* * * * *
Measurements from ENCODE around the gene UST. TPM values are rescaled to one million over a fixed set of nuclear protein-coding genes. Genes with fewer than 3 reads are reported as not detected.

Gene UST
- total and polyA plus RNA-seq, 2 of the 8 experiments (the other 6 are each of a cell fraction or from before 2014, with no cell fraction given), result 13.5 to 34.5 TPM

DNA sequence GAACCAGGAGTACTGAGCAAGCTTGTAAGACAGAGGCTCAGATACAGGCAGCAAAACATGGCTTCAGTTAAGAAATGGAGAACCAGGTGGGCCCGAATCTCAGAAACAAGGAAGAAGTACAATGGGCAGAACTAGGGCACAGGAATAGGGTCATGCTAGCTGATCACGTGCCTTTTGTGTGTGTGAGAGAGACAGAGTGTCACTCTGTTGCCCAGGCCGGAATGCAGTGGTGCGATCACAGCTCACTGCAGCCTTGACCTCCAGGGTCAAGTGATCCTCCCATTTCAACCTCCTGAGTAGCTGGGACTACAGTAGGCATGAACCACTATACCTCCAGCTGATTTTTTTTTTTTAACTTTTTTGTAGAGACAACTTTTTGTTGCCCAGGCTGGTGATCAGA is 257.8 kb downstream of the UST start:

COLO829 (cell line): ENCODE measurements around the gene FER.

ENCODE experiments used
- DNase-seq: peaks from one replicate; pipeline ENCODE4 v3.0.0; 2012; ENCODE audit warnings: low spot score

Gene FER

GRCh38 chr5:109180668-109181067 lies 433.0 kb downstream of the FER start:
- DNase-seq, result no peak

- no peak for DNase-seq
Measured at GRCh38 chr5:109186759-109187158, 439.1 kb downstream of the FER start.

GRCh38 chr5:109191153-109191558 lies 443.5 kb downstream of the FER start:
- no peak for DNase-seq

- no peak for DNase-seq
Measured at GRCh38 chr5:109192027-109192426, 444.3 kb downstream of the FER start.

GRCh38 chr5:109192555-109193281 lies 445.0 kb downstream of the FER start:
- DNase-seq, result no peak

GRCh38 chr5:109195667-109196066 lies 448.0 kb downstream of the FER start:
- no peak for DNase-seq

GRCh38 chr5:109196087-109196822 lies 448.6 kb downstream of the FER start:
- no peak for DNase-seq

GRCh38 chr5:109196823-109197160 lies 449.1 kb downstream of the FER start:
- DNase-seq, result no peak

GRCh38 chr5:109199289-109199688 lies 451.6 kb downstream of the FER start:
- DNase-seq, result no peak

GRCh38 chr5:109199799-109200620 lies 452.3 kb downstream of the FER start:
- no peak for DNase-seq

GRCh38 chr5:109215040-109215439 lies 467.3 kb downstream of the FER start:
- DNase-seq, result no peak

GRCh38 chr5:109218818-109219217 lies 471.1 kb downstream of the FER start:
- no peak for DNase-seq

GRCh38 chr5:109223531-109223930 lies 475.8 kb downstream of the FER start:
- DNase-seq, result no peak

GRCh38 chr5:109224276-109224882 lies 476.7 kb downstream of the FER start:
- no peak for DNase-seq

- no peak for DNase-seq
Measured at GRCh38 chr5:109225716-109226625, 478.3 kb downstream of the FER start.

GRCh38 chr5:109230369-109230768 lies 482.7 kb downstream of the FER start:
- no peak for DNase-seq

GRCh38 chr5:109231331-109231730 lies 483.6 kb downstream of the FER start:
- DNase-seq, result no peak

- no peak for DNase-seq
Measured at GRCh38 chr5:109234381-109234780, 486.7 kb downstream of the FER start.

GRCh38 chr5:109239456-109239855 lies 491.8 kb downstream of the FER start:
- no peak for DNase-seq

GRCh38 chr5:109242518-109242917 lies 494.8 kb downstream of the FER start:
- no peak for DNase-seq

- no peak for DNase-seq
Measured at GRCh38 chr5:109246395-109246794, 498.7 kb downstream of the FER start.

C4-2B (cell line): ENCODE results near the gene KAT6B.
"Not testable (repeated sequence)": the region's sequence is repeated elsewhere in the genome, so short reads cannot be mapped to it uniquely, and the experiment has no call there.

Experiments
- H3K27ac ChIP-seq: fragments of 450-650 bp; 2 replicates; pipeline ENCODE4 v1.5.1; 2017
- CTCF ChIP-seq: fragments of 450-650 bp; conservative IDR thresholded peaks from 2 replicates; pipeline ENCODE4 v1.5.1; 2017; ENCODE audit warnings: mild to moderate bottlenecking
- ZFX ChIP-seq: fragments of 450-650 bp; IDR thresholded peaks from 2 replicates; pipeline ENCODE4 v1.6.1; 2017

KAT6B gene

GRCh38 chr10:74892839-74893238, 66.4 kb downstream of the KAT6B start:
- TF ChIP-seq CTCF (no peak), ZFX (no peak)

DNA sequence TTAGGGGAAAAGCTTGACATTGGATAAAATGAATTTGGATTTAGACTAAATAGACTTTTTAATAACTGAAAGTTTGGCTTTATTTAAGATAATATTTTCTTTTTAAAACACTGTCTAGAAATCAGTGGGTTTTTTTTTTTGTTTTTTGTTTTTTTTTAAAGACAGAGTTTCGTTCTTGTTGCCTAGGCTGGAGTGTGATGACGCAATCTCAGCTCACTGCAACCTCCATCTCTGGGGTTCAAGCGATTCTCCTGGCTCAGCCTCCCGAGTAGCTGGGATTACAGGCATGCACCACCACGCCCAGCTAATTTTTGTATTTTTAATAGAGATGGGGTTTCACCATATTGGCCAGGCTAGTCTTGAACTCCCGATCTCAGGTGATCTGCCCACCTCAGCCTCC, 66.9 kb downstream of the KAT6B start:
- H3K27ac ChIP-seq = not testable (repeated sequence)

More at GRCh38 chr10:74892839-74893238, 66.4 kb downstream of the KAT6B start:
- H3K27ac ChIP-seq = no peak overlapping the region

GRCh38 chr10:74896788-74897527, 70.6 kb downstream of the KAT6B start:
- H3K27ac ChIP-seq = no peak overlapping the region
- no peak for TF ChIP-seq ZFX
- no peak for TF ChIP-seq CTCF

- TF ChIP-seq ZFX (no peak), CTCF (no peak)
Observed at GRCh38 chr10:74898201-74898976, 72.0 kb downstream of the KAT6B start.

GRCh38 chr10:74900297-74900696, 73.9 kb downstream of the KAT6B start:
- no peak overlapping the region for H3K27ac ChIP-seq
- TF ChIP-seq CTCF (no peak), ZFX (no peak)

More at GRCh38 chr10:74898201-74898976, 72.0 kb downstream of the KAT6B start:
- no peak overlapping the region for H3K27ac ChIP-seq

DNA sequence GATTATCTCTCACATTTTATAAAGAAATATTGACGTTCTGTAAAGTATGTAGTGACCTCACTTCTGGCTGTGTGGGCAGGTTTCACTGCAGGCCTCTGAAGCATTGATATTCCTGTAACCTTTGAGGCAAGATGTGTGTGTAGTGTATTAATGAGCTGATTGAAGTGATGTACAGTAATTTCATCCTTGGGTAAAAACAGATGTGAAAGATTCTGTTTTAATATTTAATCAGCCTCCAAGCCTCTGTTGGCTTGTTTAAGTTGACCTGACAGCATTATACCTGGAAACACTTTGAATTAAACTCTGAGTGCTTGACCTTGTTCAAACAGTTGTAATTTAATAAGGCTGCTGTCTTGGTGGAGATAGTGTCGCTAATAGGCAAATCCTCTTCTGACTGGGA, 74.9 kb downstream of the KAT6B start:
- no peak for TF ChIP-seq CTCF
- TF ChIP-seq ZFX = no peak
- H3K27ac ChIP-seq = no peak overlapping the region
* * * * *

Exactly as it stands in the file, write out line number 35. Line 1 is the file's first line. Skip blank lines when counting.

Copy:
GRCh38 chr5:109224276-109224882 lies 476.7 kb downstream of the FER start: